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I was reading through this article and I noticed that the number of possible labelings for a binary tree seems to be N!. Then I noticed that the unique labelings seems to be half that. This holds true for binary trees like 2, down below, but since I can freely rotate the nodes that are around the central node of 1 I can only find four distinct labelings.

I want to find the number of distinct labelings for a tree, and from my observations N!/2 seems to fit the bill for straight trees, but not for this one. Am I right to assume I can rotate the nodes in such a way that there are only 4 unique labelings for 1? What's the correct formula? Combinations don't seem to work.

   *  1                   *    2                     
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The correct "formula" is

$$ \text{Number of distinct labellings of } T = \frac{n!}{|\operatorname{Aut}(T)|}. $$

Now what on Earth is $\operatorname{Aut}(T)$? This is the automorphism group of the tree. For example, for the first tree if we switch the two leafs there is no effect. The operation of "swapping the two leafs" and "doing nothing" (the identity function) are automorphisms of the tree.

If we label the tree as

    1
    |
2 - 4 - 3

then we have $6$ possible permutations that keep the tree structure intact. Namely, we can:

  • do nothing
  • swap $1$ and $2$
  • swap $2$ and $3$
  • swap $3$ and $1$
  • rotate left: $1 \mapsto 2 \mapsto 3 \mapsto 1$
  • rotate right: $1 \mapsto 3 \mapsto 2 \mapsto 1$

These 6 operations are the automorphism group of the tree: the entire set of automorphisms. It is a "group" because we can compose two automorphisms by applying one after the other and get a new automorphism. Since there are 6 automorphisms, there are $4!/6 = 4$ distinct labellings.


Example 2:

Consider the tree with vertices $1,\dots,n - 1, n$ and edges $1 \sim n$, $2 \sim n$ through $n - 1 \sim n$. This is the same picture as the first tree but with $n - 1$ vertices attached to the centre rather than $3$.

The automorphism group of this tree is the symmetric group $S_{n - 1}$ which consists of all permutations of $1,2,\dots, n - 1$ which are obtained from shuffling the symbols around.

For example with $n - 1 = 7$, I can take the permutation $5137642$ which corresponds to the function that sends $1$ to $5$, $2$ to $1$, $3$ to $3$, $4$ to $7$, $5$ to $6$ and $7$ to $2$.

The symmetric group has $(n - 1)!$ elements (by definition in fact). To see that this number is $(n - 1)(n - 2) \cdots 2 \cdot 1$ notice that there are $n - 1$ ways to pick the first element of the permutation and having done that, there are $n - 2$ ways to pick the second, and so on. Thus there are

$$ \frac{n!}{(n - 1)!} = n $$

distinct ways to label this tree.


Example 2': For $n = 5$ above you are looking at all ways to permute $1,2,3,4$. You can

  • Swap a pair (6 pairs)
  • Swap two pairs (swap a pair then the remaining two vertices, this double counts so you get 6/2 = 3)
  • Identity (1)
  • Choose three vertices and then rotate among those three (4 choices of three vertices * two directions to rotate = 8)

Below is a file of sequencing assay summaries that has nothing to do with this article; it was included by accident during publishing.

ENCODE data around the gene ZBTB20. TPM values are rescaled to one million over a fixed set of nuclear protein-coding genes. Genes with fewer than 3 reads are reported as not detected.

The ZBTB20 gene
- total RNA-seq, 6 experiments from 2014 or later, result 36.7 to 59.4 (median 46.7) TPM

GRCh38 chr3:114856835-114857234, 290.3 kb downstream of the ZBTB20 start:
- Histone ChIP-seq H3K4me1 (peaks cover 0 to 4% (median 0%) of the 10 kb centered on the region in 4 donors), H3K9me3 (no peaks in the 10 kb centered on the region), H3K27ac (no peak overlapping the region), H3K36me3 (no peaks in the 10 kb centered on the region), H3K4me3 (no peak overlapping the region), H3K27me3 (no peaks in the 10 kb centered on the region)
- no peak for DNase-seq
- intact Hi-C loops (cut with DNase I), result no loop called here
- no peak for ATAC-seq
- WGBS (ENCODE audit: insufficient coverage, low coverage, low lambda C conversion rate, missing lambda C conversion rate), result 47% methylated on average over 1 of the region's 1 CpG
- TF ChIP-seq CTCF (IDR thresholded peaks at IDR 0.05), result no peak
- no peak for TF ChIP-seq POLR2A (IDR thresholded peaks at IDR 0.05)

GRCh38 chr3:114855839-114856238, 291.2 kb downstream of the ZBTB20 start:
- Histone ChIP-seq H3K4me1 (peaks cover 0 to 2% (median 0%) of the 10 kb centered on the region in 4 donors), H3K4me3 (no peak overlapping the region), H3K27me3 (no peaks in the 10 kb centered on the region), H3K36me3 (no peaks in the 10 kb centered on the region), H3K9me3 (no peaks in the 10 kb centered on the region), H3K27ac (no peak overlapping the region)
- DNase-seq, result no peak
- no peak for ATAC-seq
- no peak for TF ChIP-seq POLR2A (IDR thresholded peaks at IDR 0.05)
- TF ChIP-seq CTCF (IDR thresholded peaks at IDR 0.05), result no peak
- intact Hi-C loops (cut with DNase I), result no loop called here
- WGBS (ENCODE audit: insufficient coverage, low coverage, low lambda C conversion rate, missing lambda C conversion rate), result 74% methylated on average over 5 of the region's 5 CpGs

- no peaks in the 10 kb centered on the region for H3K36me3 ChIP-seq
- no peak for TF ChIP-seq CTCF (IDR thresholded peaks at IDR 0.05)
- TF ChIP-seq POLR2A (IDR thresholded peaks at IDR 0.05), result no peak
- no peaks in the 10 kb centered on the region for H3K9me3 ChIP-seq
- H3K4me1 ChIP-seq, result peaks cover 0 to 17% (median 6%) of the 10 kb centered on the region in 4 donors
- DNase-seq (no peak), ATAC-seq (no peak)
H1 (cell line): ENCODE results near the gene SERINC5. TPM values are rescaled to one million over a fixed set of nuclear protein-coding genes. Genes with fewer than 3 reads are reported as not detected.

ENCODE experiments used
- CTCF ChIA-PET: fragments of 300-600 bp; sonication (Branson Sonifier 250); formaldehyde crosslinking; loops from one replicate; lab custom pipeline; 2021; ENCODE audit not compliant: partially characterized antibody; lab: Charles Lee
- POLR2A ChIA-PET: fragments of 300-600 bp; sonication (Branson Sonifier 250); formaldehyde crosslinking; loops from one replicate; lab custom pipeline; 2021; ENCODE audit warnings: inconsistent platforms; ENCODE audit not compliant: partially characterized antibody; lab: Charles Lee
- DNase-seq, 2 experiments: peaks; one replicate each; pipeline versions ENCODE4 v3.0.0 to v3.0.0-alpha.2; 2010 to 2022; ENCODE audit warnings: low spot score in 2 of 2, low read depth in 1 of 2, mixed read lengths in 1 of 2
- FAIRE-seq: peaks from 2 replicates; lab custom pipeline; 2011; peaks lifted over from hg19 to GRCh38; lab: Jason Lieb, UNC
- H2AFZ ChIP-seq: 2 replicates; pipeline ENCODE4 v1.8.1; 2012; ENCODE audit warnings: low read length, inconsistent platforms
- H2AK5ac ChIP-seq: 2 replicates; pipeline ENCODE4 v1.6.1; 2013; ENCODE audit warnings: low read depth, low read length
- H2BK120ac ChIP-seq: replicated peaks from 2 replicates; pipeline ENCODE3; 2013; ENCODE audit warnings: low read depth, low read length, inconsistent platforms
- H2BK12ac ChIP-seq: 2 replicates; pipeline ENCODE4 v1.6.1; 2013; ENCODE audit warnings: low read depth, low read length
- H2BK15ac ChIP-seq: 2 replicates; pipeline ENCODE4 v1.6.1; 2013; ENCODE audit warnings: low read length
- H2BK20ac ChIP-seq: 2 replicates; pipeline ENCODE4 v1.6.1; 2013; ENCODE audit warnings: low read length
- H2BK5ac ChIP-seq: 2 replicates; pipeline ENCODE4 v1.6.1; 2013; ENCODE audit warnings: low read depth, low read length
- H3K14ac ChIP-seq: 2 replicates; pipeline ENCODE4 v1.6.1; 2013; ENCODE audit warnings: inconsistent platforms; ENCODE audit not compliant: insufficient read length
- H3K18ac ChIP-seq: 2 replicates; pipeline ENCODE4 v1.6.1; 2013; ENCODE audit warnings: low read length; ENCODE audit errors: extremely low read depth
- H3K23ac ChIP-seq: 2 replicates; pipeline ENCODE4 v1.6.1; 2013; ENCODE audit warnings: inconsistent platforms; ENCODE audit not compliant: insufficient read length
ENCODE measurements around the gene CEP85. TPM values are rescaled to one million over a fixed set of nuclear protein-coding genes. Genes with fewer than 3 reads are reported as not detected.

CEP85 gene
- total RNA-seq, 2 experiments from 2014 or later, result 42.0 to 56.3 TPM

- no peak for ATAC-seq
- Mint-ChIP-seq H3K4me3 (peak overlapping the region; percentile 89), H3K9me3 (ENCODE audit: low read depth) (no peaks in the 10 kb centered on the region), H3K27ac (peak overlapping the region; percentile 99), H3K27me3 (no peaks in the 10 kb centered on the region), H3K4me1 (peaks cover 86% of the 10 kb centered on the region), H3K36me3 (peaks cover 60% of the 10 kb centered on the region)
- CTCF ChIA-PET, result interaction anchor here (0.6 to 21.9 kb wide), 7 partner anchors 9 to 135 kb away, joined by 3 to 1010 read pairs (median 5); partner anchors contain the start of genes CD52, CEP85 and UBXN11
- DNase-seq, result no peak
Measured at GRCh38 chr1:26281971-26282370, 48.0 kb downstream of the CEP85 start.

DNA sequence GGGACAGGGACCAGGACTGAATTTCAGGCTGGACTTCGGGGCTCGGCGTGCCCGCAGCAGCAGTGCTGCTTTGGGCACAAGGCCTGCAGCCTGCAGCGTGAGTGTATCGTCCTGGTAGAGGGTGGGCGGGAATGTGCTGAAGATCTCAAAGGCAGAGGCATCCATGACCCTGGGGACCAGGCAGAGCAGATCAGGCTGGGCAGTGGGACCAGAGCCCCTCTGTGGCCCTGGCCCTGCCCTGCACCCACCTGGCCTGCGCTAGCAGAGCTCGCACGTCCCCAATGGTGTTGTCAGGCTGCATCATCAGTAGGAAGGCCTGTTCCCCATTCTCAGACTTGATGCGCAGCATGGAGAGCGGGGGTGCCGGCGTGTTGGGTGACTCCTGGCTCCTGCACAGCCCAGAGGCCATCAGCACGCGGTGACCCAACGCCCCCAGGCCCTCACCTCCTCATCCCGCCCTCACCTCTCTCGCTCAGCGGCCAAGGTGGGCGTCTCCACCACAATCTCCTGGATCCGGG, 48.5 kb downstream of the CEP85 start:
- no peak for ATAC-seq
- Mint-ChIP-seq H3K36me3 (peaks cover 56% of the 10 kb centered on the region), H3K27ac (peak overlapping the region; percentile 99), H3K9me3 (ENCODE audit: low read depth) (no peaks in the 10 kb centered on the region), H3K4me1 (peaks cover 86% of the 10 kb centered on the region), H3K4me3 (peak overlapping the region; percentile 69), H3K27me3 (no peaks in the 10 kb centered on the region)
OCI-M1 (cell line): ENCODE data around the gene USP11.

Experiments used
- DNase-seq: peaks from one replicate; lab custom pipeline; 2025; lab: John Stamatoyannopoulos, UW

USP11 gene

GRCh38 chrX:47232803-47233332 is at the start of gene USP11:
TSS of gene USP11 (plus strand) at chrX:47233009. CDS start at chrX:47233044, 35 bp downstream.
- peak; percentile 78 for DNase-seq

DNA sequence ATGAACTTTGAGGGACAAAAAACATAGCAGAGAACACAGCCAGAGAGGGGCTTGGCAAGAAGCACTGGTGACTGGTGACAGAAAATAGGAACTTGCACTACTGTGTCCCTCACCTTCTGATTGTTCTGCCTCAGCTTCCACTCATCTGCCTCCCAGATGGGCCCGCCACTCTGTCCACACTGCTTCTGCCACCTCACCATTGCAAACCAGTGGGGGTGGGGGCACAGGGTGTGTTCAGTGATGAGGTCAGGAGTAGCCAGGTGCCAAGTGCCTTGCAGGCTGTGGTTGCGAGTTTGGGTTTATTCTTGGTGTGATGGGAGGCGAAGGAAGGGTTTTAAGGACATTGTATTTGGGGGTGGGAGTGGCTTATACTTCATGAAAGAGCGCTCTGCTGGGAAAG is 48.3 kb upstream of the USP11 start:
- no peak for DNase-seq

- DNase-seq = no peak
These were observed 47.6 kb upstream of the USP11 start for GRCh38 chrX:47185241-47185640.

• 6 more which permute $1,2,3,4$ in a cyclic fashion:
    • $1 \mapsto 2 \mapsto 3 \mapsto 4 \mapsto 1$
    • $1 \mapsto 2 \mapsto 4 \mapsto 3 \mapsto 1$
    • $1 \mapsto 3 \mapsto 2 \mapsto 4 \mapsto 1$
    • $1 \mapsto 3 \mapsto 4 \mapsto 2 \mapsto 1$
    • $1 \mapsto 4 \mapsto 2 \mapsto 3 \mapsto 1$
    • $1 \mapsto 4 \mapsto 3 \mapsto 2 \mapsto 1$

for a total of 6 + 3 + 1 + 8 + 6 = 24


Example 3:

Consider the cycle on $n \ge 3$ vertices. This isn't a tree but the same formula applies. The automorphism group here is the dihedral group.

This automorphism group consists of $n$ rotations and $n$ reflections for a total of $2n$ elements (draw this for $n = 3, 4, 5$ to see what's going on). Thus there are

$$ \frac{n!}{2n} = \frac{(n - 1)!}{2} $$

distinct ways to label the cycle graph.

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  • $\begingroup$ Lets say I want to do this for a graph with an extra vertice attached to 4. I have 6 total ways to swap nodes , 2 ways to rotate, and one way to do nothing for total of 9, which makes no sense. Could you give an example for another one as well please? $\endgroup$ Jun 14, 2017 at 0:28
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    $\begingroup$ @LegionDaeth I've added two examples as well as the specific case you mentioned. $\endgroup$ Jun 14, 2017 at 1:03
  • $\begingroup$ You might want to add a note that 2 and 2' relates to the first tree in my question for anyone else that reads this. Brilliant answer though, bravo. $\endgroup$ Jun 14, 2017 at 1:15
  • $\begingroup$ @LegionDaeth I wrote "This is the same picture as the first tree but with n−1 vertices attached to the centre rather than 3." Do you think that could be made clearer? $\endgroup$ Jun 14, 2017 at 1:18
  • $\begingroup$ Missed that when I skimmed over it a second time so I figured another reader might make the same mistake. Nevermind, if they care enough they'll read the comments or read more closely. $\endgroup$ Jun 14, 2017 at 1:23

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